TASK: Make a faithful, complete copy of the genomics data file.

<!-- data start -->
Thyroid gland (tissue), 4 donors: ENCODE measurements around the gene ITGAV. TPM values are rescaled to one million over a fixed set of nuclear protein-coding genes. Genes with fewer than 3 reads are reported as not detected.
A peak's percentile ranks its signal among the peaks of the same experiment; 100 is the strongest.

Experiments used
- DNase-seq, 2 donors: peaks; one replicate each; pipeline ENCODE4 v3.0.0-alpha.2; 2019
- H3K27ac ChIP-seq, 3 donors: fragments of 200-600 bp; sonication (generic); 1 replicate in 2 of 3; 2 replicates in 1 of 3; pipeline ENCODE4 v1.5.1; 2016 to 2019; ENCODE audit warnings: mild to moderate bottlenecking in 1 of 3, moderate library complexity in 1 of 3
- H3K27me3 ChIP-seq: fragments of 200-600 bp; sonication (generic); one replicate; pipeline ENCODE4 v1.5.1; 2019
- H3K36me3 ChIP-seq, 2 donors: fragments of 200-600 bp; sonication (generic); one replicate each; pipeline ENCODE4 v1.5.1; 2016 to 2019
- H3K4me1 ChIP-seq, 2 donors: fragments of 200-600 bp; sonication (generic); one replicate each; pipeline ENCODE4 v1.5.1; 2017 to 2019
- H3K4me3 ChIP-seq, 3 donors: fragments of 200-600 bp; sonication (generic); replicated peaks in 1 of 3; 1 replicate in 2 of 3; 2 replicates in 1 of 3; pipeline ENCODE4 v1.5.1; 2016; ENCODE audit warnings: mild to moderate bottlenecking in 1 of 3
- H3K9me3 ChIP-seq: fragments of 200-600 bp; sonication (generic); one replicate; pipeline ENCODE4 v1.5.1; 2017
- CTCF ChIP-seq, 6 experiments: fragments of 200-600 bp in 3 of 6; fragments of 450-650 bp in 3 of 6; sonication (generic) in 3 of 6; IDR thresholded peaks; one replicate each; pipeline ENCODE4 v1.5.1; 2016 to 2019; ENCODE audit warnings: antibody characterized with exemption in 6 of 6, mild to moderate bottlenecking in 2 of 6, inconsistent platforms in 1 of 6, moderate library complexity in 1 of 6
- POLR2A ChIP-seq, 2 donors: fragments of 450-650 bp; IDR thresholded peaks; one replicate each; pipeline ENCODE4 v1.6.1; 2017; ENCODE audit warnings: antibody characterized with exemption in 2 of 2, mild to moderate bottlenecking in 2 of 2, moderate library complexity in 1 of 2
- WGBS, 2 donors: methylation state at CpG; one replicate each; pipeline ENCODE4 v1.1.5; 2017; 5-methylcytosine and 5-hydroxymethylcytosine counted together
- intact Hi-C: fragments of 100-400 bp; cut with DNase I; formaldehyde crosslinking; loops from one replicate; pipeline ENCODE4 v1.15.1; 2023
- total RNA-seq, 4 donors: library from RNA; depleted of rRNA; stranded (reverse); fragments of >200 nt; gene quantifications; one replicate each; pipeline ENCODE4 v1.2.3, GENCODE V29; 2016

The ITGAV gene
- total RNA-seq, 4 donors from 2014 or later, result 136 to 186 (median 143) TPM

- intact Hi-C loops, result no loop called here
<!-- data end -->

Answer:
Thyroid gland (tissue), 4 donors: ENCODE measurements around the gene ITGAV. TPM values are rescaled to one million over a fixed set of nuclear protein-coding genes. Genes with fewer than 3 reads are reported as not detected.
A peak's percentile ranks its signal among the peaks of the same experiment; 100 is the strongest.

Experiments used
- DNase-seq, 2 donors: peaks; one replicate each; pipeline ENCODE4 v3.0.0-alpha.2; 2019
- H3K27ac ChIP-seq, 3 donors: fragments of 200-600 bp; sonication (generic); 1 replicate in 2 of 3; 2 replicates in 1 of 3; pipeline ENCODE4 v1.5.1; 2016 to 2019; ENCODE audit warnings: mild to moderate bottlenecking in 1 of 3, moderate library complexity in 1 of 3
- H3K27me3 ChIP-seq: fragments of 200-600 bp; sonication (generic); one replicate; pipeline ENCODE4 v1.5.1; 2019
- H3K36me3 ChIP-seq, 2 donors: fragments of 200-600 bp; sonication (generic); one replicate each; pipeline ENCODE4 v1.5.1; 2016 to 2019
- H3K4me1 ChIP-seq, 2 donors: fragments of 200-600 bp; sonication (generic); one replicate each; pipeline ENCODE4 v1.5.1; 2017 to 2019
- H3K4me3 ChIP-seq, 3 donors: fragments of 200-600 bp; sonication (generic); replicated peaks in 1 of 3; 1 replicate in 2 of 3; 2 replicates in 1 of 3; pipeline ENCODE4 v1.5.1; 2016; ENCODE audit warnings: mild to moderate bottlenecking in 1 of 3
- H3K9me3 ChIP-seq: fragments of 200-600 bp; sonication (generic); one replicate; pipeline ENCODE4 v1.5.1; 2017
- CTCF ChIP-seq, 6 experiments: fragments of 200-600 bp in 3 of 6; fragments of 450-650 bp in 3 of 6; sonication (generic) in 3 of 6; IDR thresholded peaks; one replicate each; pipeline ENCODE4 v1.5.1; 2016 to 2019; ENCODE audit warnings: antibody characterized with exemption in 6 of 6, mild to moderate bottlenecking in 2 of 6, inconsistent platforms in 1 of 6, moderate library complexity in 1 of 6
- POLR2A ChIP-seq, 2 donors: fragments of 450-650 bp; IDR thresholded peaks; one replicate each; pipeline ENCODE4 v1.6.1; 2017; ENCODE audit warnings: antibody characterized with exemption in 2 of 2, mild to moderate bottlenecking in 2 of 2, moderate library complexity in 1 of 2
- WGBS, 2 donors: methylation state at CpG; one replicate each; pipeline ENCODE4 v1.1.5; 2017; 5-methylcytosine and 5-hydroxymethylcytosine counted together
- intact Hi-C: fragments of 100-400 bp; cut with DNase I; formaldehyde crosslinking; loops from one replicate; pipeline ENCODE4 v1.15.1; 2023
- total RNA-seq, 4 donors: library from RNA; depleted of rRNA; stranded (reverse); fragments of >200 nt; gene quantifications; one replicate each; pipeline ENCODE4 v1.2.3, GENCODE V29; 2016

The ITGAV gene
- total RNA-seq, 4 donors from 2014 or later, result 136 to 186 (median 143) TPM

- intact Hi-C loops, result no loop called here